When Israeli filmmaker Mor Loushy was a teenager, she went to a peace rally in Tel Aviv to support the signing of the Oslo Accords. She remembers thinking that Israel was on the verge of reaching a lasting peace with the Palestinians and says that the gathering was euphoric, with tens of thousands of Israelis dancing, singing and cheering.
She also remembers a sudden moment of silence – the music stopped and the crowds soon vanished. Only when she arrived home and turned on the news did she realize that, at the end of the rally, Israeli Prime Minister Yitzhak Rabin had been assassinated.
“We were awake all night long watching television … everyone was crying,” Loushy says, adding that what they were mourning was not just the loss of Israel’s leader, but the prospects for peace in the Mideast. “We believed that peace is happening. (Israelis) were thinking, ‘We’re there.’ ”
These vivid memories have likely been even more prominent in recent years, as Loushy and co-director Daniel Sivan worked on The Oslo Diaries, a documentary that goes behind the scenes of the secret negotiations between Israeli and Palestinian leaders in the early 1990s.
The film will enjoy its national premiere at the Hot Docs Canadian International Documentary Festival in Toronto. It screens on May 1 at the TIFF Bell Lightbox theatre and May 2 at the Isabel Bader Theatre.
The discussions that brought about the peace process occurred during an era when the atmosphere in Israel and the Palestinian territories was quite polarized. Rabin had affirmed to the Israeli people that he would not negotiate with the Palestine Liberation Organization (PLO), the terrorist group led by Yasser Arafat. Violent clashes and suicide bombings were frequent.
Due to those divisions, The Oslo Diaries focuses less on the political intricacies of these laborious peace talks and more on the close bonds that developed between members of the Israeli government and the PLO. Key characters include chief Palestinian negotiator Abu Ala, Israeli diplomat Uri Savir and Israeli professors and historians Ron Pundak and Yair Hirschfeld.
Loushy was at Hot Docs in 2015 with Censored Voices, her controversial film about the Six-Day War that Sivan produced. She explains that while their previous collaboration is one of many films to explore themes of war and trauma in Israel, there are very few about peace in the Middle East.
As violence continues to flare along the Israel-Gaza border, Loushy adds that the time is right for this documentary.
“I think that a lot of people feel that this is such a dark time (in the Middle East), a time where there’s no hope, no optimism,” Loushy tells The CJN. “ ‘Peace’ is a word that makes you sound naive.”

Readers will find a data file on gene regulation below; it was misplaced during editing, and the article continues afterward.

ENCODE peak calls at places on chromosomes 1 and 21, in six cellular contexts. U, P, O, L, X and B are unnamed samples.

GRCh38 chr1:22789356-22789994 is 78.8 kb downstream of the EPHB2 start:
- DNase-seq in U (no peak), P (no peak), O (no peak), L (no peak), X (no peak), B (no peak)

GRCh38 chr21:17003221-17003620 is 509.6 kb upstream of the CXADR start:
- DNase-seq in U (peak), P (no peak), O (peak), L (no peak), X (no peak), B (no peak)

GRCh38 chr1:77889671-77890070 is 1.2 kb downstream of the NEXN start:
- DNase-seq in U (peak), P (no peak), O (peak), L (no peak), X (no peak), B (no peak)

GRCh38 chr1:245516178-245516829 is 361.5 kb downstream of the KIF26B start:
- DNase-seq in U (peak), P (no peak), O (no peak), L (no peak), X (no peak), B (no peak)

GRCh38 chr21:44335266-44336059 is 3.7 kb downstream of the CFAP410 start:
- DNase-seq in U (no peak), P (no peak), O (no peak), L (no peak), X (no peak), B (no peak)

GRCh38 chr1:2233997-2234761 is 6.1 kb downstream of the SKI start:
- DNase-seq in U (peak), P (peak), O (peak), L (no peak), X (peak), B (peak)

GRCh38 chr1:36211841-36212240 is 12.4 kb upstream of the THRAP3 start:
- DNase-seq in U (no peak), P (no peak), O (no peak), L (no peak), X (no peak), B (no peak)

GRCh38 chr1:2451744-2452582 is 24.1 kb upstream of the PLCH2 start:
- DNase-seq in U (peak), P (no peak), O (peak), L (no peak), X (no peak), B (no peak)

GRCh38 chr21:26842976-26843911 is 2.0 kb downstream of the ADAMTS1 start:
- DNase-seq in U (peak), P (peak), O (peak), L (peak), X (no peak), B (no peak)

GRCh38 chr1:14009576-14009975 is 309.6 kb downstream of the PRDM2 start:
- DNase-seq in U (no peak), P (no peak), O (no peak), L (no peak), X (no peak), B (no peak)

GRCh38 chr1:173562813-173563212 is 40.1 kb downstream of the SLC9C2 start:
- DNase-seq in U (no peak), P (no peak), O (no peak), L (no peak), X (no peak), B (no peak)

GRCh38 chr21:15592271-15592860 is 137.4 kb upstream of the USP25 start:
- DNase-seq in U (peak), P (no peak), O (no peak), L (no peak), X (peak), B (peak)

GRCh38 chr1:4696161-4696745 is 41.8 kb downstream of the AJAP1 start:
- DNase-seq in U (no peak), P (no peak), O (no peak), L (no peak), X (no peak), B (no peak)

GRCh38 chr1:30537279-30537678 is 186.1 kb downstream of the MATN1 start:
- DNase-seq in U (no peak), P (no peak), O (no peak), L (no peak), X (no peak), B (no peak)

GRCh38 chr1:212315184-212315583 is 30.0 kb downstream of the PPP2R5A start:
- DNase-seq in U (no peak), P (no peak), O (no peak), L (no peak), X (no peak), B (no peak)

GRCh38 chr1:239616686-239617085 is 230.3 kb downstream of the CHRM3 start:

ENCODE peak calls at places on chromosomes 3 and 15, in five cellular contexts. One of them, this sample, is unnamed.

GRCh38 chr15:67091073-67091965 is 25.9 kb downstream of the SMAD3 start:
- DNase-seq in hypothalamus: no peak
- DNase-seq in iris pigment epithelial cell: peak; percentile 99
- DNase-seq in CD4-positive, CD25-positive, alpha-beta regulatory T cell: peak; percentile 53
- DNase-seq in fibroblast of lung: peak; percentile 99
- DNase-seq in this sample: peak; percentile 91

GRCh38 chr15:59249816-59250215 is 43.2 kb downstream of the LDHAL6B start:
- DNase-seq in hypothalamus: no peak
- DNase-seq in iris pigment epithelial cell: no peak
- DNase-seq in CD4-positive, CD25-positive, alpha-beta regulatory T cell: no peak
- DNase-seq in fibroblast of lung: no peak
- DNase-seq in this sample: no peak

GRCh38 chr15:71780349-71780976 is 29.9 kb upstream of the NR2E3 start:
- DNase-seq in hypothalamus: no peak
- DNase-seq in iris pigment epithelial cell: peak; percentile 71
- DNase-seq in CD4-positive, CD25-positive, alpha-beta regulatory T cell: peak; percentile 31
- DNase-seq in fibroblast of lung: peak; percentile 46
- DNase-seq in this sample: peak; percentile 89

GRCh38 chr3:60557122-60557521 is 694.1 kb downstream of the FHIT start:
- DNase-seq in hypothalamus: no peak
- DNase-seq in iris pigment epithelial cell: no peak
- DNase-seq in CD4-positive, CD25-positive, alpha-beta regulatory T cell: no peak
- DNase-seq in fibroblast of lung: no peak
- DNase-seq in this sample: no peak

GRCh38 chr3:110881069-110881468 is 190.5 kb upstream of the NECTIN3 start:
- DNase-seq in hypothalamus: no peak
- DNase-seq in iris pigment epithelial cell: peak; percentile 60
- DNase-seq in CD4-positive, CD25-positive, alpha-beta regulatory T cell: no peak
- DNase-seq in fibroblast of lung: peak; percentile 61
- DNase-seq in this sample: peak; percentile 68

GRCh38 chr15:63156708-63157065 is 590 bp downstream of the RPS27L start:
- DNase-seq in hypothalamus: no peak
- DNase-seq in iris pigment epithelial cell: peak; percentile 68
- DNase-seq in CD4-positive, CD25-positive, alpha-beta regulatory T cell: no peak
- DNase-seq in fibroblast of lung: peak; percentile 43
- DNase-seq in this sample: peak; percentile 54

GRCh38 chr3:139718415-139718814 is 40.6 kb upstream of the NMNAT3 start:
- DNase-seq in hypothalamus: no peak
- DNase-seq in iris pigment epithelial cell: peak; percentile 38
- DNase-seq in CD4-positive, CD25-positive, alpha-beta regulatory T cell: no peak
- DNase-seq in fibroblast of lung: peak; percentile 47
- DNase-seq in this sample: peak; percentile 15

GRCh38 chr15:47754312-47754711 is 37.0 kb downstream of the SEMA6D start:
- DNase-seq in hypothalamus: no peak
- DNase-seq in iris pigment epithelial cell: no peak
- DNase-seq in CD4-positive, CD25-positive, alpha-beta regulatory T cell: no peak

As there is barely any official footage from the secret negotiations, the filmmakers relied on the titular writings from the main players. Pundak’s diary was partially published when Loushy and Sivan began working on the film. His widow gave them access to more of his reflective writings about the peace talks. (Pundak died of cancer in 2014.)
Meanwhile, many of the scenes involving the discussions had to be filmed with re-enactments featuring actors who look uncannily like the negotiators. The directors also included gems of rarely seen archival footage, which were filmed by those with close access to some of the central figures.
Loushy considers The Oslo Diaries to be an optimistic film, buoyed by the presence of many of the diplomats who readily accepted the opportunity to be interviewed on-camera.
“The fact that the Palestinian leadership was interviewed for this film … about peace is a big thing,” Loushy says, adding that there are plans to air the documentary as a three-part series on Israeli television.
Another major figure the filmmakers interviewed was Shimon Peres, the former Israeli prime minister who won the Nobel Peace Prize for his work on the Oslo Accords. His stirring conversation with the directors happened mere weeks before he died in September 2016.
Loushy explains that the political climate in Israel has only become more combative since Rabin’s assassination. Nevertheless, she also hopes the documentary can carve out a space to get Israelis talking about peace.
“What we’re missing today is the willingness to go toward peace,” she says. “At the end of the day, there must be a solution of peace.”